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Inquiry learning – from knowledge to understanding

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How do you use inquiry learning to move from knowledge to understanding? Vic Hygate, from Windsor School in Christchurch, explains how she carefully focuses her planning, then uses events and provocative statements to make inquiry relevant and fully engage her students.

Professional learning conversations

These questions and suggested actions encourage you to reflect on your own school context.

Enhancing the relevance of new learning

The New Zealand Curriculum (p34) states that:

"Students learn most effectively when they understand what they are learning, why they are learning it, and how they will be able to use their new learning. Effective teachers stimulate the curiosity of their students, require them to search for relevant information and ideas, and challenge them to use or apply what they discover in new contexts or in new ways. They look for opportunities to involve students directly in decisions relating to their own learning. This encourages them to see what they are doing as relevant and to take greater ownership of their own learning."

  • For Vic Hygate, inquiry is getting students "from knowledge to understanding". Take up Vic's closing challenge, and discuss this statement in relation to your own school context.
  • In what ways do you challenge your students to take ownership of their learning, and apply what they discover in new ways?
  • How could you frame inquiries so that they are authentic, relevant and engaging, and ensure that learning experiences enhance understanding?

Have you seen?

Teaching through inquiry
This Ed Talk features an interview with Kath Murdoch who shares her expertise in inquiry based learning.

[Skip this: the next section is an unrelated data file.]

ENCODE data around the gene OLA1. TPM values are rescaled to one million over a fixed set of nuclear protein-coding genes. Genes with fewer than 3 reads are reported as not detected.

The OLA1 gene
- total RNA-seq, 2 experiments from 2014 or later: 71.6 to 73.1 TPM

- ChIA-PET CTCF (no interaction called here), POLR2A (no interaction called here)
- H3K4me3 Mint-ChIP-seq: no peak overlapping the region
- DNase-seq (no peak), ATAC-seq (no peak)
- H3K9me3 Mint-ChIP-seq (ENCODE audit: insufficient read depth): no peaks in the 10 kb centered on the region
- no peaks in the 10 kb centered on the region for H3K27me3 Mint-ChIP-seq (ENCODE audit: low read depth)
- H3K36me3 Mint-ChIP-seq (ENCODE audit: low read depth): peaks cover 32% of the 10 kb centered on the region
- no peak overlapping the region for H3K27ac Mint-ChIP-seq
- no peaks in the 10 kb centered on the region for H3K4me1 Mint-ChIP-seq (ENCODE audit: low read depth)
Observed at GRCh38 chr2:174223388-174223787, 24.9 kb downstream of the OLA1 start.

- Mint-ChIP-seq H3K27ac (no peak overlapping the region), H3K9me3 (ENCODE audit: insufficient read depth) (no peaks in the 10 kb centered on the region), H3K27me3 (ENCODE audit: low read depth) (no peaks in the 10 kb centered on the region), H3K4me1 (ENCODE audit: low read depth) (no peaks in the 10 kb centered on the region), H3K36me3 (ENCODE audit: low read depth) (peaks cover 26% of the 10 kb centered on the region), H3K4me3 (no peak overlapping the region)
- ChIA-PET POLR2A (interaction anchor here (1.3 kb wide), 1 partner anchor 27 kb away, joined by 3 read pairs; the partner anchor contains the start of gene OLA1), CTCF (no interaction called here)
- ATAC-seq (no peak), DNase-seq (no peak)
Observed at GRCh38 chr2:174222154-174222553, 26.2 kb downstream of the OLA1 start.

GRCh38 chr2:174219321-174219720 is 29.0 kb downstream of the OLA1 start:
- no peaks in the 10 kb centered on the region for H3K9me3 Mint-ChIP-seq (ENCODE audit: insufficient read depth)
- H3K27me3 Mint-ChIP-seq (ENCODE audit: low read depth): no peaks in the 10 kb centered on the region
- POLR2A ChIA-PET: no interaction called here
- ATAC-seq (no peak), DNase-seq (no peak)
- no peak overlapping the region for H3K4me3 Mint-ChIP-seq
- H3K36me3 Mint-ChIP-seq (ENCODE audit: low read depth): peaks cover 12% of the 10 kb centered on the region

Vic Hygate, Windsor School, Christchurch

The biggest difference for me as a teacher with ‘inquiry’ is it’s that shifting your students from knowing about their world to understanding their world - and understanding is so much more than knowledge! If I think about my own life, I studied French at high school and I passed French exams. But recently I've been to France and I've actually had to use French and that's actually given me a whole different understanding of the French language - and how much I knew and how much I didn't. Whereas, when I did it in an exam it was a little bit different.

So inquiry for me is the way I get my children to move from knowing into understanding. I think the biggest thing I've learned over the last couple of years is for an inquiry to be really meaningful it actually has to hook your children in right from the start, and it needs to be relevant to their world.

There's two ways that I tend to frame my inquiries. So I either base it around an event because I think events are a really good way to naturally bring everything in together and integrate. So through planning an event, you have children that have to work together - they've got to find out by making phone calls, or calling experts, or writing to people. So it gives you that natural, authentic integration. It also gives you a natural assessment process for the children because at the end they can look back and go, ‘Did we manage to do this, what were the hard things, what did we learn?’

The other way that I tend to frame my inquiries is through a provocative statement. So I like to throw out a challenge to my children - tell them something that they're going to react against. At the moment my team's doing an inquiry about ‘change’. We threw out at the beginning a statement that ‘Kids can't change the world.’ It was really fascinating because we threw that out before we actually even spoke to the children about what we wanted the inquiry to bring about. From the second we put that statement on the wall, and we put it on a sheet in the kids’ books, the kids crossed out the word ‘can't’ and at that point we already knew that they were interested. As soon as we had that it was like, ‘Yeah we've picked something that actually they can relate to.’